TV show dissects concerns and sets facts straight about vaccinations
Courtesy of Genepool Productions
In some quarters, vaccines have become victims of their own success. Having suppressed the diseases they target, vaccines have left room for people to worry more about the shot than the illness. In response, the TV series NOVA offers an engrossing, evenhanded documentary, one that would never have been made 55 years ago, when people were happily lining up around the block to get polio shots.
Distrust of vaccines means that California today has an epidemic of whooping cough and Britain and France have faced bouts with measles. Some parents delay or skip vaccines mistakenly thinking they’re protecting their kids from autism or other problems. “Vaccines — Calling the Shots” dispels this nonsense.
Building the science from the bottom up, the filmmakers use nifty animation to show how a shot whips the immune system into action, putting memory cells on layaway in case the real disease shows up. Other dazzling graphics track a measles outbreak among unvaccinated people in Brooklyn.
The documentary then turns to the doctor’s office.
Viewers watch from a discreet angle as an Oklahoma City pediatrician asks a mother and teen daughter about vaccinating the girl against sexually transmitted human papillomavirus, which can cause cancers of the cervix and throat. The mother demurs, voicing concerns about teen sexuality and stressing abstinence. They skip the shot.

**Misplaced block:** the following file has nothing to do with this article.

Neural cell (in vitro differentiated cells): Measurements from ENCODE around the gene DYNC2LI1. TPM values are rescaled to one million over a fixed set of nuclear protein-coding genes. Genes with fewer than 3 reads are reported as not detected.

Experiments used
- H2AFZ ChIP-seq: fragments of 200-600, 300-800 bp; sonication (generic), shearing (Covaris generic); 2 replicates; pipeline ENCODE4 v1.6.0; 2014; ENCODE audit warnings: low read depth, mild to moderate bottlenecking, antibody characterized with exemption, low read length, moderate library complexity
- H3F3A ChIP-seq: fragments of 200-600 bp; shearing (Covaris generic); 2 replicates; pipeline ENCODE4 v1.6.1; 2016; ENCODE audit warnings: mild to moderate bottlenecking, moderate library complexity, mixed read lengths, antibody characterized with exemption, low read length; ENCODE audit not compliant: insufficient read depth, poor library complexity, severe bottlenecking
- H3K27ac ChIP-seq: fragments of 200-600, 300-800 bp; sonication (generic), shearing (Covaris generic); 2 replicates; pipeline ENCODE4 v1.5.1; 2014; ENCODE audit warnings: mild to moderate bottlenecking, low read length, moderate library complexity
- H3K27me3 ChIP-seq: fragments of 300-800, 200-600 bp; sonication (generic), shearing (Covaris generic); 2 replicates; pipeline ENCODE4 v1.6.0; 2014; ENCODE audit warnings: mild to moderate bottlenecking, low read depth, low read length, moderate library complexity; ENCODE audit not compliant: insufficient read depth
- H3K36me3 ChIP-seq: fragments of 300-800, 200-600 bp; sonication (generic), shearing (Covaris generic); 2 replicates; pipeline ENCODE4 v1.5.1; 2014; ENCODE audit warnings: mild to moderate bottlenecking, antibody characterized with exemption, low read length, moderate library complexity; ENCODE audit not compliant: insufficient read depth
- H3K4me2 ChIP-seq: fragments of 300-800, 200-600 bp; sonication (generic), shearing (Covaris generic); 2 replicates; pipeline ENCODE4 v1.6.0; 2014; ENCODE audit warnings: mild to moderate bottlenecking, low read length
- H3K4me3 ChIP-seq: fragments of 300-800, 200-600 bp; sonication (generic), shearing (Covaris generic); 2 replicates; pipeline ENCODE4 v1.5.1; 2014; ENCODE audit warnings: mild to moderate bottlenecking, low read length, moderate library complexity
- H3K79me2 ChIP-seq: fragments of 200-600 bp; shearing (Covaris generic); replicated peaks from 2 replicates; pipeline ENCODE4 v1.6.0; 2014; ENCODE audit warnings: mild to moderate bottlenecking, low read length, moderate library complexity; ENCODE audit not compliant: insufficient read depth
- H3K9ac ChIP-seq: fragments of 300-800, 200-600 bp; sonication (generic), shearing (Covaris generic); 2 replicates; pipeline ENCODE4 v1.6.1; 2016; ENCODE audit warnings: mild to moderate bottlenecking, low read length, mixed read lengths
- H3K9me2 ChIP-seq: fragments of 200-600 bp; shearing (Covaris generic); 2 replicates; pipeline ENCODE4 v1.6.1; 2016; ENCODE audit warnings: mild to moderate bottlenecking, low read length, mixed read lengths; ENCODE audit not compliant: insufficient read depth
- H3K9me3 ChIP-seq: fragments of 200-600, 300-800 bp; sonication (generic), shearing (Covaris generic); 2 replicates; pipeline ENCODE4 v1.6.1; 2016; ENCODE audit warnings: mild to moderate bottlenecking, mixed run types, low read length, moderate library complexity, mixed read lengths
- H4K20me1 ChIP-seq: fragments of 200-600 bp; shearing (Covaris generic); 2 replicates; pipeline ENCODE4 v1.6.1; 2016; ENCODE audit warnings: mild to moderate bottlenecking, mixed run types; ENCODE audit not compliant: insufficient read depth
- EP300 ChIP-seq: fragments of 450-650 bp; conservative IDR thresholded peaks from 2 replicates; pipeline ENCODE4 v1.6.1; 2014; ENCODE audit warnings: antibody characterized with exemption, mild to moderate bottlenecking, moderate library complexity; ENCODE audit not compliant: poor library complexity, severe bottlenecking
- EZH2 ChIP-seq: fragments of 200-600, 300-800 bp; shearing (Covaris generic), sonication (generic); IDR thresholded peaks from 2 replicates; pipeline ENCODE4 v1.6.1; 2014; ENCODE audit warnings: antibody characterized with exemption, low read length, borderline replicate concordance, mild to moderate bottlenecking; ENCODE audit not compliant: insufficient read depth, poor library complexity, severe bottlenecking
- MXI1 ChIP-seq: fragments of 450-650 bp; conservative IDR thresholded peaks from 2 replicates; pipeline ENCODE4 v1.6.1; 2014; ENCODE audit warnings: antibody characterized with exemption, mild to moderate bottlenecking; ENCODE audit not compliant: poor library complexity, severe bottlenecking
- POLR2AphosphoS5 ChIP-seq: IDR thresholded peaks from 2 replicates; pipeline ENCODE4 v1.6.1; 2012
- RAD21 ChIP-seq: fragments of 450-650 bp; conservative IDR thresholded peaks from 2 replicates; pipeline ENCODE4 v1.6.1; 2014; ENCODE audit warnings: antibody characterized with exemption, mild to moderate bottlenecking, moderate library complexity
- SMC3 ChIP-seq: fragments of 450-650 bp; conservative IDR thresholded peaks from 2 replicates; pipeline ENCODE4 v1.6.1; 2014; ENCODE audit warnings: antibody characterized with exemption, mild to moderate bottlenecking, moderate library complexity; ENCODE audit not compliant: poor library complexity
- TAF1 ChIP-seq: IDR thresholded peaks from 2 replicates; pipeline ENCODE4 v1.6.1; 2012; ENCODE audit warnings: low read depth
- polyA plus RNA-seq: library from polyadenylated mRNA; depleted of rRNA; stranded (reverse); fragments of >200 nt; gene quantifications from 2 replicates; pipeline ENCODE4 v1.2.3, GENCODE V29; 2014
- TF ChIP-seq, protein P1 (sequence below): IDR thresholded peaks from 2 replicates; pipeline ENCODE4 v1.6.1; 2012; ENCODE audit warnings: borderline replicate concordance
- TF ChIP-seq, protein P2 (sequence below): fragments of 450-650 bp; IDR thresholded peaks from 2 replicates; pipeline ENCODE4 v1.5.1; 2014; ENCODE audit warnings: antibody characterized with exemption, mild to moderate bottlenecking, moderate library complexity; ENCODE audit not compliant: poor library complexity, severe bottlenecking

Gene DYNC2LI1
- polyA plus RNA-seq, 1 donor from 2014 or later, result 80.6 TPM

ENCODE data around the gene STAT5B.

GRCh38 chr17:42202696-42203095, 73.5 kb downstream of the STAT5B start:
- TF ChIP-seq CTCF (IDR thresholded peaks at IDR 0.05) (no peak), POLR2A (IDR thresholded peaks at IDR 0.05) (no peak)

In the next scene, a woman across town breaks down describing how her 37-year-old daughter died of cervical cancer, having grown up before the HPV shot was available. She would give anything to have vaccinated her girl.
NOVA doesn’t hide the fact that all medicines, including vaccines, carry risks. About 1 child out of every 1 million vaccinated will have a serious reaction. It’s a question of risk versus benefit, one scientist says, and it’s not even close.
Perhaps the program will get through to people who still doubt vaccines. Published science hasn’t fully done the trick, and pediatricians are left to tussle with resistant parents. A better approach might be to focus on the next generation: Show this first-rate documentary to middle school kids.